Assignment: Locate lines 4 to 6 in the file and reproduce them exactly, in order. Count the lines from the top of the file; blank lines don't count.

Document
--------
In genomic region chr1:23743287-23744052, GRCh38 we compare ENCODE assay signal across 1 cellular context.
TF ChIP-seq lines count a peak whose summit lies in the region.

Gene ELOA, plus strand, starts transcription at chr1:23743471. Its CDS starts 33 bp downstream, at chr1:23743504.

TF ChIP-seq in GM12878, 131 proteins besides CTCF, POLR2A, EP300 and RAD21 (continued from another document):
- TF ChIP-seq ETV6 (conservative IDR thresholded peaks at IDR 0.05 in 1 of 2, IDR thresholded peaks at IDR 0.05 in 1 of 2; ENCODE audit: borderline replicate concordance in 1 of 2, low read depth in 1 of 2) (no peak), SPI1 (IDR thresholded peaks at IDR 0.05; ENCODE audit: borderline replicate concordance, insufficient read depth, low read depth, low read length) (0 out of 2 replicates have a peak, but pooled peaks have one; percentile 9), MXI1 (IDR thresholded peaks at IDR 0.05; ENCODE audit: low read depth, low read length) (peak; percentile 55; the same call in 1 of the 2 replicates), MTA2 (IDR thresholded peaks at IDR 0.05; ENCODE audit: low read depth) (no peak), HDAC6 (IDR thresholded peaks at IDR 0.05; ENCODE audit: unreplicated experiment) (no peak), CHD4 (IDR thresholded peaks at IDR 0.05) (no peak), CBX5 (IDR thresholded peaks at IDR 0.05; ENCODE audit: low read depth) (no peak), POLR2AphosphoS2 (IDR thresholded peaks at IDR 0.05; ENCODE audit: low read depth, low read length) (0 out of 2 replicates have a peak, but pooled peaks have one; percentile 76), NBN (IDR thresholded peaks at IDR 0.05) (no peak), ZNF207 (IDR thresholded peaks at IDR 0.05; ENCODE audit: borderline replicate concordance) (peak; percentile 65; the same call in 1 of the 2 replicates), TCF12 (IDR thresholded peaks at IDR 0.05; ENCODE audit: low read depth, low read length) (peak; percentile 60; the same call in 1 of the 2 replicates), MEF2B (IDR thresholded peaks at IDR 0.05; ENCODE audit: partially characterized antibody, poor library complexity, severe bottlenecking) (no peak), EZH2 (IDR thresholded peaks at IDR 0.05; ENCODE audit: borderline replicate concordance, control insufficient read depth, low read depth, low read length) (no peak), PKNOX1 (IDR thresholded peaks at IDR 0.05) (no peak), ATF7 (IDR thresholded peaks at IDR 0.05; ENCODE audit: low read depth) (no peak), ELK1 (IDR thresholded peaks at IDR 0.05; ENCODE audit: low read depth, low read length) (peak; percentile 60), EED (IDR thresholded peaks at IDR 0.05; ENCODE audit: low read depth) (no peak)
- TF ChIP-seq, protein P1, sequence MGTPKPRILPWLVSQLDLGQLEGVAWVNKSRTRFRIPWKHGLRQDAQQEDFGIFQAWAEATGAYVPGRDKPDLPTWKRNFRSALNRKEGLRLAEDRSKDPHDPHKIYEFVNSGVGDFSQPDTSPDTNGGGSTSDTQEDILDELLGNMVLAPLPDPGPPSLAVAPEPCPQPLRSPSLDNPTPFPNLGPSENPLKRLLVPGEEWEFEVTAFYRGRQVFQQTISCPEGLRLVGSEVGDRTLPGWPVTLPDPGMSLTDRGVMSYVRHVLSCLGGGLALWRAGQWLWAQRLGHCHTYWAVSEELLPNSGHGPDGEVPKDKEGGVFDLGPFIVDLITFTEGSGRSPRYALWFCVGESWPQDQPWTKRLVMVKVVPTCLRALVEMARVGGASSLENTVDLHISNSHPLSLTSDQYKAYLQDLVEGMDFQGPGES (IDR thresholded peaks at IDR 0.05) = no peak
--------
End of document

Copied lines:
TF ChIP-seq in GM12878, 131 proteins besides CTCF, POLR2A, EP300 and RAD21 (continued from another document):
- TF ChIP-seq ETV6 (conservative IDR thresholded peaks at IDR 0.05 in 1 of 2, IDR thresholded peaks at IDR 0.05 in 1 of 2; ENCODE audit: borderline replicate concordance in 1 of 2, low read depth in 1 of 2) (no peak), SPI1 (IDR thresholded peaks at IDR 0.05; ENCODE audit: borderline replicate concordance, insufficient read depth, low read depth, low read length) (0 out of 2 replicates have a peak, but pooled peaks have one; percentile 9), MXI1 (IDR thresholded peaks at IDR 0.05; ENCODE audit: low read depth, low read length) (peak; percentile 55; the same call in 1 of the 2 replicates), MTA2 (IDR thresholded peaks at IDR 0.05; ENCODE audit: low read depth) (no peak), HDAC6 (IDR thresholded peaks at IDR 0.05; ENCODE audit: unreplicated experiment) (no peak), CHD4 (IDR thresholded peaks at IDR 0.05) (no peak), CBX5 (IDR thresholded peaks at IDR 0.05; ENCODE audit: low read depth) (no peak), POLR2AphosphoS2 (IDR thresholded peaks at IDR 0.05; ENCODE audit: low read depth, low read length) (0 out of 2 replicates have a peak, but pooled peaks have one; percentile 76), NBN (IDR thresholded peaks at IDR 0.05) (no peak), ZNF207 (IDR thresholded peaks at IDR 0.05; ENCODE audit: borderline replicate concordance) (peak; percentile 65; the same call in 1 of the 2 replicates), TCF12 (IDR thresholded peaks at IDR 0.05; ENCODE audit: low read depth, low read length) (peak; percentile 60; the same call in 1 of the 2 replicates), MEF2B (IDR thresholded peaks at IDR 0.05; ENCODE audit: partially characterized antibody, poor library complexity, severe bottlenecking) (no peak), EZH2 (IDR thresholded peaks at IDR 0.05; ENCODE audit: borderline replicate concordance, control insufficient read depth, low read depth, low read length) (no peak), PKNOX1 (IDR thresholded peaks at IDR 0.05) (no peak), ATF7 (IDR thresholded peaks at IDR 0.05; ENCODE audit: low read depth) (no peak), ELK1 (IDR thresholded peaks at IDR 0.05; ENCODE audit: low read depth, low read length) (peak; percentile 60), EED (IDR thresholded peaks at IDR 0.05; ENCODE audit: low read depth) (no peak)
- TF ChIP-seq, protein P1, sequence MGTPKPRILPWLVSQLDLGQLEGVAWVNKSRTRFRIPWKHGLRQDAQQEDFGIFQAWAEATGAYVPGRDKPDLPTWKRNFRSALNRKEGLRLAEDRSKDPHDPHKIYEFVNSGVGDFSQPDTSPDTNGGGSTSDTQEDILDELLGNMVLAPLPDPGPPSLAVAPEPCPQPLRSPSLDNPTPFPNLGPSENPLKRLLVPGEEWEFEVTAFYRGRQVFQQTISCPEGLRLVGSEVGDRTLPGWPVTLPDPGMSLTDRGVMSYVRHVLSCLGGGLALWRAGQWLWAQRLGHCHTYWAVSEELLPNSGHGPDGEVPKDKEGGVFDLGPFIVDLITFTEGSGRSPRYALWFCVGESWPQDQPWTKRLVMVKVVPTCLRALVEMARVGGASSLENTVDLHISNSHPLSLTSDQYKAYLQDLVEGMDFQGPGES (IDR thresholded peaks at IDR 0.05) = no peak